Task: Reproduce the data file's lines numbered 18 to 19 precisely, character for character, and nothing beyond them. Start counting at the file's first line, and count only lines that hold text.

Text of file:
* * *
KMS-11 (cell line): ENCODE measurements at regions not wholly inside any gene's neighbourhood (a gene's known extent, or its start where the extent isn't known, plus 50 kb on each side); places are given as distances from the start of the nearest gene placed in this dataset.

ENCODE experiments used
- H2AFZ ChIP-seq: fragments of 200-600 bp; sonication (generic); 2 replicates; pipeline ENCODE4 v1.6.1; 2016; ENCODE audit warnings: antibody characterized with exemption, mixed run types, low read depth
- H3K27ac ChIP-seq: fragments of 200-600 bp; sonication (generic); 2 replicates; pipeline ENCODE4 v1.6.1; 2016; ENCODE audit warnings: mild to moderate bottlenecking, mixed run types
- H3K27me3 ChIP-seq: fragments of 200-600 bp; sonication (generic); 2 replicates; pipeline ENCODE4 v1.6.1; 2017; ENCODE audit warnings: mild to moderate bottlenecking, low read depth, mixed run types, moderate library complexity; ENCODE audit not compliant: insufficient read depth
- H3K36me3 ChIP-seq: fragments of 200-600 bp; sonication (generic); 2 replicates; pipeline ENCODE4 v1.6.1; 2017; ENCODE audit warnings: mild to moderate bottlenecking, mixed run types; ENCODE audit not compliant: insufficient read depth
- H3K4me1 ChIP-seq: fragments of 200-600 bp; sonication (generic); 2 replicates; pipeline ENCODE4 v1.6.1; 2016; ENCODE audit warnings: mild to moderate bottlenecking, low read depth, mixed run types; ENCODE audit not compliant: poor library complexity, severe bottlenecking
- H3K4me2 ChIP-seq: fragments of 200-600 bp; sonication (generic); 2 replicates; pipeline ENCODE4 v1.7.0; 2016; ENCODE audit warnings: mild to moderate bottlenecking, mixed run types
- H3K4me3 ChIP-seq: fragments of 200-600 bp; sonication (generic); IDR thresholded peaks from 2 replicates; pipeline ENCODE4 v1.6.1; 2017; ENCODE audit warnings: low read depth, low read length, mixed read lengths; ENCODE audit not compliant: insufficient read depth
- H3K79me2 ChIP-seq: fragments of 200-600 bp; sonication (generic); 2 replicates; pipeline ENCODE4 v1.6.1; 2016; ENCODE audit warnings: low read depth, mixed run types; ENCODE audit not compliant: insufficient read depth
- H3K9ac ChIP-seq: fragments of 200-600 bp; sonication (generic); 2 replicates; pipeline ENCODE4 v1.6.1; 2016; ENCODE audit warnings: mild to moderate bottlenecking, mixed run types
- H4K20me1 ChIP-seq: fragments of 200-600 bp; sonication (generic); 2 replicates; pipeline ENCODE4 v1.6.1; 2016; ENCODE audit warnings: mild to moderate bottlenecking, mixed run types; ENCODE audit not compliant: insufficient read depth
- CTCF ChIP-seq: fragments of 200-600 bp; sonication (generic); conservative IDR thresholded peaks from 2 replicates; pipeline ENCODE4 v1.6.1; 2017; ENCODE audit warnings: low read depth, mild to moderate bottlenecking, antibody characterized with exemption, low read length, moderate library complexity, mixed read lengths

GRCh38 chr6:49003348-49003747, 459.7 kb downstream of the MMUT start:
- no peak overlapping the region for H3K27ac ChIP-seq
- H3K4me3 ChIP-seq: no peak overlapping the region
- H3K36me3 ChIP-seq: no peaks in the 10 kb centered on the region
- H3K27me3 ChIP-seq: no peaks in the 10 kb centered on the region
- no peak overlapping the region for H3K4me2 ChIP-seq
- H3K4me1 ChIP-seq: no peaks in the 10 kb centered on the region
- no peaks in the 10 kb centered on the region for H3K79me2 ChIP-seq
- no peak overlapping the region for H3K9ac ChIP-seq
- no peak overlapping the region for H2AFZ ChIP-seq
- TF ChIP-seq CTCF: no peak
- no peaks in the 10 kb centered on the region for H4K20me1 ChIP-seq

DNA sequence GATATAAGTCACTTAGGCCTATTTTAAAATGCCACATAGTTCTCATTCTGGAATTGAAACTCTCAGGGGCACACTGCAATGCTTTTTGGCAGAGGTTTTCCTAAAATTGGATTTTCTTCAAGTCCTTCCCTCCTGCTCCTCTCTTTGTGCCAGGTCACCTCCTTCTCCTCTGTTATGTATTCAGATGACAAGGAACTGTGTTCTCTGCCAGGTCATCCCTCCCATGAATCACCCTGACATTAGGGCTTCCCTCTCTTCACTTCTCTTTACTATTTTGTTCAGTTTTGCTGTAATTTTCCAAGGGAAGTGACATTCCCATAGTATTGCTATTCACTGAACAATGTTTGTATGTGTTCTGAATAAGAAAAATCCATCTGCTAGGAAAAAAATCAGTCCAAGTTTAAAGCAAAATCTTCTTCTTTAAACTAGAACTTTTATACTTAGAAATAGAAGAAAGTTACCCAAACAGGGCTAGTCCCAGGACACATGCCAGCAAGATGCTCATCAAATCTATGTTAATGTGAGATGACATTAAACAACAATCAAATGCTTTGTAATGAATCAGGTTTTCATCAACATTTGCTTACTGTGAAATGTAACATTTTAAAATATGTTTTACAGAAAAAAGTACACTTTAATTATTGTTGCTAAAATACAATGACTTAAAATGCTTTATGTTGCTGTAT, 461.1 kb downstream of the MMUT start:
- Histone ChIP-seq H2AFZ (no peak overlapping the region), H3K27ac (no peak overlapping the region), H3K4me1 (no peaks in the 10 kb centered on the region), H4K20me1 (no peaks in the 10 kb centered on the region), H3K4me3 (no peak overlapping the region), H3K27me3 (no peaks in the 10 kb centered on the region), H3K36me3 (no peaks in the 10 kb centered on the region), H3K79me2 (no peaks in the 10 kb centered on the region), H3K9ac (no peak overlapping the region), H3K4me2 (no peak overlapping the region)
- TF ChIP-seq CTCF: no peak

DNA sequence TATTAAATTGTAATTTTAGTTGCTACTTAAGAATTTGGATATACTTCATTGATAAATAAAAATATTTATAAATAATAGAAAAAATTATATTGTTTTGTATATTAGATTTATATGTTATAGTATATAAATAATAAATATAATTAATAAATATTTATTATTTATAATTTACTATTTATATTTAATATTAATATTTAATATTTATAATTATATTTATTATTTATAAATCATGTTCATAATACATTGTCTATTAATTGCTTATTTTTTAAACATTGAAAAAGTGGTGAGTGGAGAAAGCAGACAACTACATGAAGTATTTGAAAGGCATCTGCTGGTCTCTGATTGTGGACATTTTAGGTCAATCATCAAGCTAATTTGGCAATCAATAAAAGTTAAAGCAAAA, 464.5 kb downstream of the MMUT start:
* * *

- H3K27me3 ChIP-seq: no peaks in the 10 kb centered on the region
- no peak overlapping the region for H3K4me2 ChIP-seq